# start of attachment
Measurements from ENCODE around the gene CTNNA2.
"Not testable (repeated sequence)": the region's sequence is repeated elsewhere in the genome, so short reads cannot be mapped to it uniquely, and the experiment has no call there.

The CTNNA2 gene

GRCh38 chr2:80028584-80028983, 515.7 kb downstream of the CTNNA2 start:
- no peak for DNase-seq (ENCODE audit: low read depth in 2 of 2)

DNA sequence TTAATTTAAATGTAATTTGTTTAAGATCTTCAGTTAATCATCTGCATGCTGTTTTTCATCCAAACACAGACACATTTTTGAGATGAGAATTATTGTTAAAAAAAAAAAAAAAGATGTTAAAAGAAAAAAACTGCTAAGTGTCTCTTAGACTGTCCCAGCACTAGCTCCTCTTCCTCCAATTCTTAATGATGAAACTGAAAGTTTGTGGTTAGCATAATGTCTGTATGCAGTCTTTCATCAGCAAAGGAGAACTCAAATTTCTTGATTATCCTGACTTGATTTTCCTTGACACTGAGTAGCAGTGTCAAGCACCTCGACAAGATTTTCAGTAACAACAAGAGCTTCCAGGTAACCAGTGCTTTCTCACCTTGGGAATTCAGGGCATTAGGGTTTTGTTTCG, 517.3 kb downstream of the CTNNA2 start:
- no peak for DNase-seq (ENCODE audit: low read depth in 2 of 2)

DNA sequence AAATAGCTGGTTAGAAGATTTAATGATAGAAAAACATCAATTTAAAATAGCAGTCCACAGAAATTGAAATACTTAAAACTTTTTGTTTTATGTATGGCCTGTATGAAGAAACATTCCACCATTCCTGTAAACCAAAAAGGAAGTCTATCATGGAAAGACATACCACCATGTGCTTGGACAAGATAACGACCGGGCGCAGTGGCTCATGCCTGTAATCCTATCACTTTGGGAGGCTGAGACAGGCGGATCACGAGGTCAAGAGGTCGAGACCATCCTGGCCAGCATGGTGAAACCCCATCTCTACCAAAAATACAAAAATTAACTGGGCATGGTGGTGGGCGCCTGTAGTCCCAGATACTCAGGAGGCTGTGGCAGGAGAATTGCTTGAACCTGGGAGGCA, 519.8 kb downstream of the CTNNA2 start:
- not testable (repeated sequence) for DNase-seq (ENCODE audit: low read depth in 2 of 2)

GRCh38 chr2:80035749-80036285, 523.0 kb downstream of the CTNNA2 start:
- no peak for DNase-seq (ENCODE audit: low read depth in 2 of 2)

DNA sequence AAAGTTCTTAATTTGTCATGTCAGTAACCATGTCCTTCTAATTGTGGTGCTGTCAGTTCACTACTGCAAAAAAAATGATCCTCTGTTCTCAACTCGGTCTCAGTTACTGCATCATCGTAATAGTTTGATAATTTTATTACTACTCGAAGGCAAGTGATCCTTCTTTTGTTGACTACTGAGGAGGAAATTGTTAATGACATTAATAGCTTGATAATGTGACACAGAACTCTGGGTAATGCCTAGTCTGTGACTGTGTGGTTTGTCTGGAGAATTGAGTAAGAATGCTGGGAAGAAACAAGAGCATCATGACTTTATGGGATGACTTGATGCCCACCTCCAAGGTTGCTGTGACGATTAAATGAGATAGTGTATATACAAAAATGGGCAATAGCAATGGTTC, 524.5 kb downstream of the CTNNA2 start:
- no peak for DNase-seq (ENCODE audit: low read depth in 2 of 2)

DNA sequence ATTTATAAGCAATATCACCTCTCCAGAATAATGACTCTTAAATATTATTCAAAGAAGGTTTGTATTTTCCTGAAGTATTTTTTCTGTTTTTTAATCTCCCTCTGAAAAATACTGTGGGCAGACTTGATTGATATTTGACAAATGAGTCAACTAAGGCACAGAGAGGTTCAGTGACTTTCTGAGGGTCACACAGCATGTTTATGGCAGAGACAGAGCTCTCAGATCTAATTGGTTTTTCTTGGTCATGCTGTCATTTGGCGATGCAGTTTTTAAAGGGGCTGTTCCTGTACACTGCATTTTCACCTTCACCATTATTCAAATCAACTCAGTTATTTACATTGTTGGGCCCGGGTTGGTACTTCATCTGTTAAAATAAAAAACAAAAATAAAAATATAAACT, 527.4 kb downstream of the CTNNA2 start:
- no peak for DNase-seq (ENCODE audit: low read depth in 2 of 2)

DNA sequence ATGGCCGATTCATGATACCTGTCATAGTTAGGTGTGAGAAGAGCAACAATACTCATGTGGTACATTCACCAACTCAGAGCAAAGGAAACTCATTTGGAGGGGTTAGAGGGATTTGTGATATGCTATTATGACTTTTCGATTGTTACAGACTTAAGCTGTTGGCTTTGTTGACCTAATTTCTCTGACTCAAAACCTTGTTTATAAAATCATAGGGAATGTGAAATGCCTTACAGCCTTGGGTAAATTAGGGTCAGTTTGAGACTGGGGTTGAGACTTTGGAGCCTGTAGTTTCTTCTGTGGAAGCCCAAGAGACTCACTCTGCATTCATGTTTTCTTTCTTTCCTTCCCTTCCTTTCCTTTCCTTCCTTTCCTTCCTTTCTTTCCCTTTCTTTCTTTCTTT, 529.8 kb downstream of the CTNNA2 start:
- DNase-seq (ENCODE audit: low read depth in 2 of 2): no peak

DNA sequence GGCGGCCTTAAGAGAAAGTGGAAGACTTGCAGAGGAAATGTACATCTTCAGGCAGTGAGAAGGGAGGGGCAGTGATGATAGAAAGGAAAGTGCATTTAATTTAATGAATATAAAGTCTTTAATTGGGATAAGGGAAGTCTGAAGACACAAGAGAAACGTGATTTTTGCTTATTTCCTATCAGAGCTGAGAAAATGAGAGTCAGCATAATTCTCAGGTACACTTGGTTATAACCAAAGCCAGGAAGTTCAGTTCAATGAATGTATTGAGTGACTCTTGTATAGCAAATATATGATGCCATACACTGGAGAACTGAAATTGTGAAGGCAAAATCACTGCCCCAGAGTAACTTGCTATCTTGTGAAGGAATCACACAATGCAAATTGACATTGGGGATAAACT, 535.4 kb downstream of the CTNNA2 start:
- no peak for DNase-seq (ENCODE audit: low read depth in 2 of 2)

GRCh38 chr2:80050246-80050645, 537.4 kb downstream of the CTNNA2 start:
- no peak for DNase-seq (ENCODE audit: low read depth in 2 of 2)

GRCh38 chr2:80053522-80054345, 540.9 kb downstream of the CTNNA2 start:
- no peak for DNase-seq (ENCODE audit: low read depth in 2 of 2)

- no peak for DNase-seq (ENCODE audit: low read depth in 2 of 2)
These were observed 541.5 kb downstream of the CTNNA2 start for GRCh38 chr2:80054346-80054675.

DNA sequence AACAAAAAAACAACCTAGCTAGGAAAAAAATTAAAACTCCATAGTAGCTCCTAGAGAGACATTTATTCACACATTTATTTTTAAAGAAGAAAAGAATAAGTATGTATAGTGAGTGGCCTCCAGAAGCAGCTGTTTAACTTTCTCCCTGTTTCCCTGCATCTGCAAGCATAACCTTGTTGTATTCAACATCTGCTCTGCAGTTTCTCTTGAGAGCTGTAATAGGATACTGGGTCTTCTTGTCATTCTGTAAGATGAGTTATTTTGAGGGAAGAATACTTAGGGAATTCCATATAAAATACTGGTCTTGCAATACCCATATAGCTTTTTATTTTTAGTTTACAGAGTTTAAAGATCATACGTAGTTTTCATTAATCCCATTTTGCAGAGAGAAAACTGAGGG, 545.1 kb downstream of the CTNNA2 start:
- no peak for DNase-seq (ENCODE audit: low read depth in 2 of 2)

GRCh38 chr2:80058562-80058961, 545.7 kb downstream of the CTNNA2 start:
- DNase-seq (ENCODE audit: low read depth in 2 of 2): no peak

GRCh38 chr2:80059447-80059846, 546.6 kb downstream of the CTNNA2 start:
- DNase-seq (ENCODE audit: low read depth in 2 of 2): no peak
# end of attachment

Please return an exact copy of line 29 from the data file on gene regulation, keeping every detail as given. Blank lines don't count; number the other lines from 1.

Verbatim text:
- DNase-seq (ENCODE audit: low read depth in 2 of 2): no peak